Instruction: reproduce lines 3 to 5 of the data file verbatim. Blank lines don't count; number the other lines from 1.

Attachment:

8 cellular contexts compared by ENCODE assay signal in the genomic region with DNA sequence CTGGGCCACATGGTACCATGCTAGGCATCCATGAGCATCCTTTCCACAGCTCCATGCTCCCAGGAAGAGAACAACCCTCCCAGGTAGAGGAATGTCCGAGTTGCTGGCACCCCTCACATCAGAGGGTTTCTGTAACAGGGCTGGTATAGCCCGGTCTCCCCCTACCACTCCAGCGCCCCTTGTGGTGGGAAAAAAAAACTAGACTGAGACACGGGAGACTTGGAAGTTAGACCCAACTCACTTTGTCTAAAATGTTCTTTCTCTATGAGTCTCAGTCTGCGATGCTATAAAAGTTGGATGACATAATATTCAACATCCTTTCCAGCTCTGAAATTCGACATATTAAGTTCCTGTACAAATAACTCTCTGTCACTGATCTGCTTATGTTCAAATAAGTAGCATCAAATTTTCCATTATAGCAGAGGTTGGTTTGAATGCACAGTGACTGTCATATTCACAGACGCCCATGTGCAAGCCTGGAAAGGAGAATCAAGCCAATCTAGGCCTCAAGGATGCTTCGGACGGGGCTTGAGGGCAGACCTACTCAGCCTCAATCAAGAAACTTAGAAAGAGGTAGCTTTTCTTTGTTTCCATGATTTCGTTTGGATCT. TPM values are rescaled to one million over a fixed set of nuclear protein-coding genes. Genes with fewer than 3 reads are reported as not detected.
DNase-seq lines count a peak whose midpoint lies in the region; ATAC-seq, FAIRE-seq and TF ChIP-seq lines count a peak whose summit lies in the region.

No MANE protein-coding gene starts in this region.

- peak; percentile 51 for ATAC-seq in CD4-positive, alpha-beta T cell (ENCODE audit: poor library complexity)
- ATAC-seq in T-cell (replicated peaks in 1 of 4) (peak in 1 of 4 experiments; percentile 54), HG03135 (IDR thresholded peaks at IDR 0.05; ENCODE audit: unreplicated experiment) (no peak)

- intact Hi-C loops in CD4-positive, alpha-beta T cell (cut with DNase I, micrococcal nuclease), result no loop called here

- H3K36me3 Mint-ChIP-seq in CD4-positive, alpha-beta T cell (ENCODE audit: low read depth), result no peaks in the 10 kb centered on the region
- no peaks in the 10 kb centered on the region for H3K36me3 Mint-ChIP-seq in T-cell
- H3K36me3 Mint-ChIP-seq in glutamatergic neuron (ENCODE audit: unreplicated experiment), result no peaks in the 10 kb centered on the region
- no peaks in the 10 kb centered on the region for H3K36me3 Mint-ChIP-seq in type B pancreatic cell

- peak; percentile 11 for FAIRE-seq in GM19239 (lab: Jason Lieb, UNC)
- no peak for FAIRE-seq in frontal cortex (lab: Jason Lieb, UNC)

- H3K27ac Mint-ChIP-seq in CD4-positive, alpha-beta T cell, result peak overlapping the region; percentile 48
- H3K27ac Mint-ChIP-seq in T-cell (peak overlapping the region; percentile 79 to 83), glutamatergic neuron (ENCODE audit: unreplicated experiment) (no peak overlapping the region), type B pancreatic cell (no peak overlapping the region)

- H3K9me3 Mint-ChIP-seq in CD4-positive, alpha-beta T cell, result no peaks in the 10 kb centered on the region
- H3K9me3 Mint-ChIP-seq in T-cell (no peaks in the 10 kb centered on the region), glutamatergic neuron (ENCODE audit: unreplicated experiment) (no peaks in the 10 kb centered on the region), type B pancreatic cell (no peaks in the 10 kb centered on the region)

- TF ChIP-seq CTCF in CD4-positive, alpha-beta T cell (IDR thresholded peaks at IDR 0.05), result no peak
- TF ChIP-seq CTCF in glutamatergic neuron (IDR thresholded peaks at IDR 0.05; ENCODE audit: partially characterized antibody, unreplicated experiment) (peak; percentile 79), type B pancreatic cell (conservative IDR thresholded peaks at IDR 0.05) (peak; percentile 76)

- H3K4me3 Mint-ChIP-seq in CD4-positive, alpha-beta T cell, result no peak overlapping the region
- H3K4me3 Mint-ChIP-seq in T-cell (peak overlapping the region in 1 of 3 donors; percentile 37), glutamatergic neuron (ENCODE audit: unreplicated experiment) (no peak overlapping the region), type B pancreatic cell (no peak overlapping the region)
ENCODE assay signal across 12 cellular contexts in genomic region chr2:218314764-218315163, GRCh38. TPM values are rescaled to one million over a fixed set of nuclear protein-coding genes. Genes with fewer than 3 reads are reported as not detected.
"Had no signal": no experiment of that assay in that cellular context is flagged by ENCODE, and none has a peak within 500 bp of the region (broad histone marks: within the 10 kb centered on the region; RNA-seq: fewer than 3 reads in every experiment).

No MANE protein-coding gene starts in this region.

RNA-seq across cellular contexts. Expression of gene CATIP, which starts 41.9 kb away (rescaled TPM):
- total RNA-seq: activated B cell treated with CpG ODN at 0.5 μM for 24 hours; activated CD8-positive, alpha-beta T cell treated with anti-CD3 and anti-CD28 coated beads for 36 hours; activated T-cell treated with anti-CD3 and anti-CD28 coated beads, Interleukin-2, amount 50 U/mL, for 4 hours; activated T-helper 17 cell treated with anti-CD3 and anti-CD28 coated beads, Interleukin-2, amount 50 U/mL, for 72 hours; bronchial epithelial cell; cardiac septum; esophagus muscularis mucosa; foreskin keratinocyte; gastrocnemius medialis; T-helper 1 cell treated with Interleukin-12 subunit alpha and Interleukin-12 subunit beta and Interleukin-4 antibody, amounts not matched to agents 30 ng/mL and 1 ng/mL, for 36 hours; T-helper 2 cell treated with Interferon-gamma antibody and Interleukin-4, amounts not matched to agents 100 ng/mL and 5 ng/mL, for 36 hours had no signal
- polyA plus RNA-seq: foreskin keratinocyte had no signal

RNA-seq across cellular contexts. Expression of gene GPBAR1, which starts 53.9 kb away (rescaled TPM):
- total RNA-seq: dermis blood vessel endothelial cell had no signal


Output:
No MANE protein-coding gene starts in this region.

- peak; percentile 51 for ATAC-seq in CD4-positive, alpha-beta T cell (ENCODE audit: poor library complexity)
- ATAC-seq in T-cell (replicated peaks in 1 of 4) (peak in 1 of 4 experiments; percentile 54), HG03135 (IDR thresholded peaks at IDR 0.05; ENCODE audit: unreplicated experiment) (no peak)